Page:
doctrines. Among the doctrines Barth considered essential to the nature
of Christianity was the belief in the Holy Trinity: God as Father,
Son (Jesus Christ), and Spirit. It is a fundamental notion of traditional
Christianity that God can be everywhere, yet can also take specific
forms — especially that of His Son, Jesus of Nazareth.
Volume two of Dogmatics, The
Doctrine of God, is even more specific on the nature of God according
to Christian theology. Barth held that God was beyond human understanding,
a position which Barth spent thousands of pages explaining throughout
his lifetime. Barth suggested God was revealed through scripture (The
Word) and Jesus Christ. Some Christian theologians complicate this by
suggesting Jesus is The Word in physical form, but Barth does not make
Volume three of Dogmatics, The
Doctrine of Creation, explores the creation of the universe, earth,
and humanity in particular. Barth opened the text with a study of Genesis
and the creation stories. (There are two creation stories in Genesis,
which has long puzzled Biblical historians and some theologians.) The
bulk of The Doctrine of Creation explores God’s covenant
with humanity. Barth concluded the work with an explanation of the ethical
responsibilities humanity has under God. Guidance is offered by scripture,
but to behave ethically is always a personal choice.
Volume four of Dogmatics, The
Doctrine of Reconciliation, explores the nature and role of Jesus
of Nazareth. Barth, as a conservative Christian theologian, insisted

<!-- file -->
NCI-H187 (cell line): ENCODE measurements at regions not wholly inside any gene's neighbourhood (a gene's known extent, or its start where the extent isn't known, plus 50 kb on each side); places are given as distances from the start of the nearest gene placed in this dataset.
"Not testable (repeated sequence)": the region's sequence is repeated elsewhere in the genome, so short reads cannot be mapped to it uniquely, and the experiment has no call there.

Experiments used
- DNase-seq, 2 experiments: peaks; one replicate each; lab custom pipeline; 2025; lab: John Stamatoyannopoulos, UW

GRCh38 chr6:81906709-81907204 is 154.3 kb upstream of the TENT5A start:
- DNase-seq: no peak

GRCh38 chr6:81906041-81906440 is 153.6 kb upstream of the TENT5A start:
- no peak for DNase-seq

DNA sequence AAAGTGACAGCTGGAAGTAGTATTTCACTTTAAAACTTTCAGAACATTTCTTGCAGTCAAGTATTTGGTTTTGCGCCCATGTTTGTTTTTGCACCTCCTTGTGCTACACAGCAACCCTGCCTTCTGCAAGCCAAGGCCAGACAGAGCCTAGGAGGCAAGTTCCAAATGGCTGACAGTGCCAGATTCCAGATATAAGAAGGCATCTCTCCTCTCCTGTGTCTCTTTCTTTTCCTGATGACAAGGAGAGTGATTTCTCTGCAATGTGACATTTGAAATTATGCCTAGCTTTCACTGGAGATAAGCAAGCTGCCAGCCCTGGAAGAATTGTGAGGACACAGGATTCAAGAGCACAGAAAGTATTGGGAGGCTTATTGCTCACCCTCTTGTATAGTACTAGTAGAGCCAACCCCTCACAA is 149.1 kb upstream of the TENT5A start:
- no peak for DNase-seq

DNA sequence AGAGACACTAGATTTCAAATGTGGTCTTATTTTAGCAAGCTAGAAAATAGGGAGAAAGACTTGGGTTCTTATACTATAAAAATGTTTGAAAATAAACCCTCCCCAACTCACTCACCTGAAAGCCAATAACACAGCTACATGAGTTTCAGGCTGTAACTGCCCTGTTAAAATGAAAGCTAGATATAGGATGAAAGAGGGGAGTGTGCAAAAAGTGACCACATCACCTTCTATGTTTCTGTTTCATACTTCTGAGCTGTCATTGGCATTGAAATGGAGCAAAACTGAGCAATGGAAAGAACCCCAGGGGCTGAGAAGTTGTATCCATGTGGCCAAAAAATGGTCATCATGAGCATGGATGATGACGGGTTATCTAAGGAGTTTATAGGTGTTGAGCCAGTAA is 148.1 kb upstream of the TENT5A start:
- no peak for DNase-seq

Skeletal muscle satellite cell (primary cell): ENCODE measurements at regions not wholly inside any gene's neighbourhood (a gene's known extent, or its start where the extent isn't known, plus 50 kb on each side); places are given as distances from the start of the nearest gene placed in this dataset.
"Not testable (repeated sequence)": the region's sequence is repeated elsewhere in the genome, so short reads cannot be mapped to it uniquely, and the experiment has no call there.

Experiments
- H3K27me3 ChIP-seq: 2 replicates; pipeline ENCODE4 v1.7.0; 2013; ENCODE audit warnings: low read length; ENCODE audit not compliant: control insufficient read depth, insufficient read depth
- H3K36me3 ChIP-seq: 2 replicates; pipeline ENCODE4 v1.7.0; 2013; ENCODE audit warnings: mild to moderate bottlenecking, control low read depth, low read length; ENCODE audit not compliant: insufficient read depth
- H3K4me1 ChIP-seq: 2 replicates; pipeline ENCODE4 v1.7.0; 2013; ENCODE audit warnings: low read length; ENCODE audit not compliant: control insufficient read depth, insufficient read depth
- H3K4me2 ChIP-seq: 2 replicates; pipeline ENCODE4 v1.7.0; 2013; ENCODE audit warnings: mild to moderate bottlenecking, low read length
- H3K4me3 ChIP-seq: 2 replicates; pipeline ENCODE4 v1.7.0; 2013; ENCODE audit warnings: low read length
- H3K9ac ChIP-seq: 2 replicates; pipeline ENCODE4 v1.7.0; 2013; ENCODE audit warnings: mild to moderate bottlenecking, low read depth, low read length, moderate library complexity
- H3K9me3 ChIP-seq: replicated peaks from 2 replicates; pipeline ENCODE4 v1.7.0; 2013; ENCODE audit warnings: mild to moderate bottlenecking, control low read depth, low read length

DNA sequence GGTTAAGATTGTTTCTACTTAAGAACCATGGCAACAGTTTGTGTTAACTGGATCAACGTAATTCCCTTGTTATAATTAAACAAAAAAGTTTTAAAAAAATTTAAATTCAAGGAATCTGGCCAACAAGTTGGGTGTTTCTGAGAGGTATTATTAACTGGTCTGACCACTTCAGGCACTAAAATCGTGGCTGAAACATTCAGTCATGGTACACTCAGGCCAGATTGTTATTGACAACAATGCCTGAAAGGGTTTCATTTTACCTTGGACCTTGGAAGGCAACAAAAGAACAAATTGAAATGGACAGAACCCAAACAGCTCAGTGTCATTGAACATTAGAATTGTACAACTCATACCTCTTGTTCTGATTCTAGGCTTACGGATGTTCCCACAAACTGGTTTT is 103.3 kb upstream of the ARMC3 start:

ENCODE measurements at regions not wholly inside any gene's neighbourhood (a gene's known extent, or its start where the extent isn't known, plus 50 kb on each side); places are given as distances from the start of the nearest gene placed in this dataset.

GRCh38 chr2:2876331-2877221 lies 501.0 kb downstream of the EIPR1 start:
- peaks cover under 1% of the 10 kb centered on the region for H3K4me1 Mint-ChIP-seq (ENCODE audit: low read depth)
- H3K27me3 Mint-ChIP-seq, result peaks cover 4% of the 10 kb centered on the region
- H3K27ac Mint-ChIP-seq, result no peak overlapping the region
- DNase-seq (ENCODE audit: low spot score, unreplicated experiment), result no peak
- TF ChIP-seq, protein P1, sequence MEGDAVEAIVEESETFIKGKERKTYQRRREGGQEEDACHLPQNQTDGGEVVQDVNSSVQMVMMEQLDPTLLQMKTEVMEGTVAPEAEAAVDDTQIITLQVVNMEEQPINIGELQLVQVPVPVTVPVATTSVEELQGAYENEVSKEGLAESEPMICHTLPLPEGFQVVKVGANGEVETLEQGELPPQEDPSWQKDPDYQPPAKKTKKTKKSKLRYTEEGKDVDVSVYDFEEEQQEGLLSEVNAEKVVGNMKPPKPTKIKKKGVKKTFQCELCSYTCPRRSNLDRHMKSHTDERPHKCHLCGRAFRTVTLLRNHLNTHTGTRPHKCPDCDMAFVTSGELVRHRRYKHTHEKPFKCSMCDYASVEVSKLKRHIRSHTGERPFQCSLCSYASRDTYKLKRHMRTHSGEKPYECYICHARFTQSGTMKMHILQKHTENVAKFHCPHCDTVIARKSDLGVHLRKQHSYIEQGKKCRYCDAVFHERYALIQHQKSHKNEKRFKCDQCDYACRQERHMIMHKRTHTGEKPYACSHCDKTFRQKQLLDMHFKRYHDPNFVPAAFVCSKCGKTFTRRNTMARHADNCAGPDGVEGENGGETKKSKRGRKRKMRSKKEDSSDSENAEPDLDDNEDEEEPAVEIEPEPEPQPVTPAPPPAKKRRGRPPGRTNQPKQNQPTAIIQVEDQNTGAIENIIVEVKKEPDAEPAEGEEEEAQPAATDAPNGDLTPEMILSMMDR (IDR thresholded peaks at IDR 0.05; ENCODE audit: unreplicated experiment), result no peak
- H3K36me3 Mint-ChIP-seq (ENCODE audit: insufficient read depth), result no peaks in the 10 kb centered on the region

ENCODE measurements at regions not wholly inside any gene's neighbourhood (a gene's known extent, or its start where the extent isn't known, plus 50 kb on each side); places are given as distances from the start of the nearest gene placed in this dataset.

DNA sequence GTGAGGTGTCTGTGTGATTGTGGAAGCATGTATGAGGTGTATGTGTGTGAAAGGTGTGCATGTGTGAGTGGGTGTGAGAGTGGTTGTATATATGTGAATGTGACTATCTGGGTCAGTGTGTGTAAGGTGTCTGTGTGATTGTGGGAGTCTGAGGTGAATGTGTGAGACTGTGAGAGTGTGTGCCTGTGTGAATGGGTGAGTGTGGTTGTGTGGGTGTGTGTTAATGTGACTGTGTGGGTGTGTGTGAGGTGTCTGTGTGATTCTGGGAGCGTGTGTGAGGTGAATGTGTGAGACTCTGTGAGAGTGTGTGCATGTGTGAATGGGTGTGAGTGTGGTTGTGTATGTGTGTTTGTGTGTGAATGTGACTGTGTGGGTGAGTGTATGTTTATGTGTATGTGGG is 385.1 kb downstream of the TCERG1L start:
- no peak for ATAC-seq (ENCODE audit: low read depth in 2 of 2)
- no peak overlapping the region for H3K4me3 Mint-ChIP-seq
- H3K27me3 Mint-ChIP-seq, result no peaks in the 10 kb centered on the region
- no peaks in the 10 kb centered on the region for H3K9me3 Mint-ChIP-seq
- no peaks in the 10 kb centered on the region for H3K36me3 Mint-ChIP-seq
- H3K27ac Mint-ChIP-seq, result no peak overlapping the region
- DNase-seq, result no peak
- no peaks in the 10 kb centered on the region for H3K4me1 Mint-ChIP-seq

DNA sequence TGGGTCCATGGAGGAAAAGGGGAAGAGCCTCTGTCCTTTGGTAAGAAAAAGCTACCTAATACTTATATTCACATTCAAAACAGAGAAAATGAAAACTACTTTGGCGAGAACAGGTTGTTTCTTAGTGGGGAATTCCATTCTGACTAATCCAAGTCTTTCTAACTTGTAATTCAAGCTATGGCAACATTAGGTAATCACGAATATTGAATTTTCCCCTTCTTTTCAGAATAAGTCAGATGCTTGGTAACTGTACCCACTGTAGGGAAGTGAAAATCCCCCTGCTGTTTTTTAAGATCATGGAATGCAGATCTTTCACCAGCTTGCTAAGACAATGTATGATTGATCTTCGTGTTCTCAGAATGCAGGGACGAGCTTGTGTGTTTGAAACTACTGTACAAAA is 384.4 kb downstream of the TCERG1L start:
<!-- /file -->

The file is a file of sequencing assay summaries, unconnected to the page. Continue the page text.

that accepting Jesus Christ was key to redemption. Christ was both man
and God, beyond humanity’s comprehension, yet human. Barth believed that
the physical nature of Jesus was an important connection to humanity;
God literally suffered as a result of human sinfulness.
After the publication of volume four of Dogmatics,
Barth explained that he had come to view humanity as a part of God, an
essential expression of God’s creative power. This does not mean humanity
is God, in a literal sense, but that just as a painting expresses the thoughts
of the artist, humanity was an expression of God.
Critics and Church Dogmatics
Dogmatics is a massive work, compiled over three decades.
These volumes are the result of a lifetime of scholarship. It is likely
a reader would need a lifetime to analyze Dogmatics.
The Church Dogmatics is
so large as to be almost grotesque…. The reader is sometimes disconcerted
and discouraged by the sheer weight of words…. But it is well worth the
effort! He who accepts the discipline of reading these nearly seven thousand
pages finds an exciting world unfolding; amazed, fascinated and overwhelmed,
he simply cannot tear himself away from these huge volumes with their
— Portrait of Karl Barth; Georges Casalis
Unfortunately, most of these books are out of print or
nearly impossible to find. I located one Barth biography online for $104
in May, 2008. I couldn’t justify the expense. As a result, the bibliography
is based on books I found covered in dust at the libraries of CSU, Fresno,
and the University of Minnesota. This bibliography needs some editing;
I apologize for the incomplete links to Amazon and any missing publication